Programming AMD GPUs with Julia#

Julia is a high-level, general-purpose dynamic programming language that automatically compiles to efficient native code via LLVM, and supports multiple platforms. With LLVM, comes the support for programming GPUs, including AMD GPUs.

AMDGPU.jl Julia package is the main entry point for programming AMD GPUs. It provides the support for both high-level array programming as well as low-level kernel programming and integrates with rich Julia ecosystem for a unifying experience.

Quickstart#

Installing AMDGPU.jl is as easy as adding a regular Julia package. From the Julia REPL, execute (] symbol enters Pkg REPL mode, Backspace exits it):

] add AMDGPU

Users are also required to have a working ROCm installation, see requirements section.

Example: element-wise addition#

Once you have a working AMDGPU.jl installation, you can import the package and start using it:

julia> using AMDGPU

julia> a = AMDGPU.ones(Float32, 1024); # ';' suppresses output in the REPL

julia> b = AMDGPU.ones(Float32, 1024);

julia> c = a .+ b; # '.' does function broadcasting for '+' operator

julia> sum(c)
2048

In the example above we import the package, allocate a and b arrays on the GPU and fill them with 1s, compute the element-wise sum (notice .+ which does operator broadcasting) and finally compute the sum over the entire c array.

For the sake of it we can also compare the computation against CPU:

julia> ch = Array(a) .+ Array(b);

julia> Array(c)  ch # '≈' can be replaced with 'isapprox(Array(c), ch)' to avoid Unicode
true

Here we first transfer a and b from GPU to CPU, compute element-wise sum, store it in ch and compare against c using operator (Julia supports Unicode input).

Example: GPU kernel for element-wise addition#

Alternatively, we can perform the same computation by writing our custom GPU kernel.

julia> function vadd!(c, a, b)
           i = workitemIdx().x + (workgroupIdx().x - 1) * workgroupDim().x
           if i  length(c)
               @inbounds c[i] = a[i] + b[i]
           end
           return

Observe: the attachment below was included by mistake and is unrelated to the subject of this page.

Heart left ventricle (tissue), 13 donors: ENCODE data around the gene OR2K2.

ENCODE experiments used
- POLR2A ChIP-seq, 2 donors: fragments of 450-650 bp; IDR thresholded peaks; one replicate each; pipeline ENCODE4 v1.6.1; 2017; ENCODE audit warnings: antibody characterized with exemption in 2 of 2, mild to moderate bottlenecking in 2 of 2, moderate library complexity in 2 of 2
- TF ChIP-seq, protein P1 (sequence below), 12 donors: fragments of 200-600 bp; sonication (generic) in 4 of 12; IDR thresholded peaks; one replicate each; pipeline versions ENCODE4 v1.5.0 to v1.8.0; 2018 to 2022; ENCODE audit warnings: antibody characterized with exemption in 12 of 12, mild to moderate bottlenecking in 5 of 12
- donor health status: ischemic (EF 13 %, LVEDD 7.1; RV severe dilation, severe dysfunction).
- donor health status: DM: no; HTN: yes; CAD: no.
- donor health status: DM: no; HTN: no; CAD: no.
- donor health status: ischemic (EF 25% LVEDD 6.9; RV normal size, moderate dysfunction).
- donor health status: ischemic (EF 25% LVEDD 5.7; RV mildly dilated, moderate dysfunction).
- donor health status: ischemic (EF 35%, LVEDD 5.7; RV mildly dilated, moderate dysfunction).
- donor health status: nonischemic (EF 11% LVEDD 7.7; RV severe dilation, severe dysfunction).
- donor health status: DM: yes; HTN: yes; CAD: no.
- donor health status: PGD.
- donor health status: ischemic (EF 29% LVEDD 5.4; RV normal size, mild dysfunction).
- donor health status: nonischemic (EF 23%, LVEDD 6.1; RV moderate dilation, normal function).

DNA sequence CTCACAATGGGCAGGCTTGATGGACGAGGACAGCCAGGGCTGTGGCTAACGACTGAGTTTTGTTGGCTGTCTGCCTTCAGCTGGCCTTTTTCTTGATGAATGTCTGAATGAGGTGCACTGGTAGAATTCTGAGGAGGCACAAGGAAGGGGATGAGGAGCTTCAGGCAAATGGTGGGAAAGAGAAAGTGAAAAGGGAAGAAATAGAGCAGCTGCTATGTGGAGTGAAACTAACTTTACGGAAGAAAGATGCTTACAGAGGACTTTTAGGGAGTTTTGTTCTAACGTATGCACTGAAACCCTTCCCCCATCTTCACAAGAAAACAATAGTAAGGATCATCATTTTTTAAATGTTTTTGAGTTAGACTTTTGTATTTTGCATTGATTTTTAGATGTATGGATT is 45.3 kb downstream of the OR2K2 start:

end
vadd! (generic function with 1 method)

Similar to C++/HIP kernels, Julia has support for AMD GPU-specific intrinsics which can be used within kernels. Here we compute index i of a single workitem in the same way as with regular HIP kernels. We then write the element-wise result of a and b into c (@inbounds macro disables bounds-checking, which improves the performance).

Note: since a kernel is a regular GPU function, all kernels should return nothing.

Launching a kernel can be done with a handy @roc macro:

julia> groupsize = 256;

julia> gridsize = cld(length(c), groupsize);

julia> @roc groupsize=groupsize gridsize=gridsize vadd!(c, a, b);

julia> Array(c)  ch
true

Note: all kernel launches are asynchronous, therefore users must explicitly synchronize with AMDGPU.synchronize() when needed. However, during GPU -> CPU transfer, AMDGPU.jl performs synchronization under-the-hood.

We can see that it is extremenly easy to do kernel programming with Julia and kernels are not limited in functionality and being on par with HIP.

Integration with Julia ecosystem#

AMDGPU.jl integrates ROCm libraries with Julia ecosystem offering unifying experience, where there’s almost no difference between using arrays backed by AMDGPU.jl, CPU or other accelerators.

E.g. rocBLAS is used for common BLAS operations, and Julia’s operators dispatch to them for efficiency.

julia> a = AMDGPU.rand(Float32, 1024, 1024);

julia> b = AMDGPU.rand(Float32, 1024, 1024);

julia> c = a * b; # dispatches to rocBLAS for matrix multiplication

Flux.jl or Lux.jl can be used to do machine learning supporting common building blocks:

julia> using AMDGPU, Flux;

julia> Flux.gpu_backend!("AMDGPU");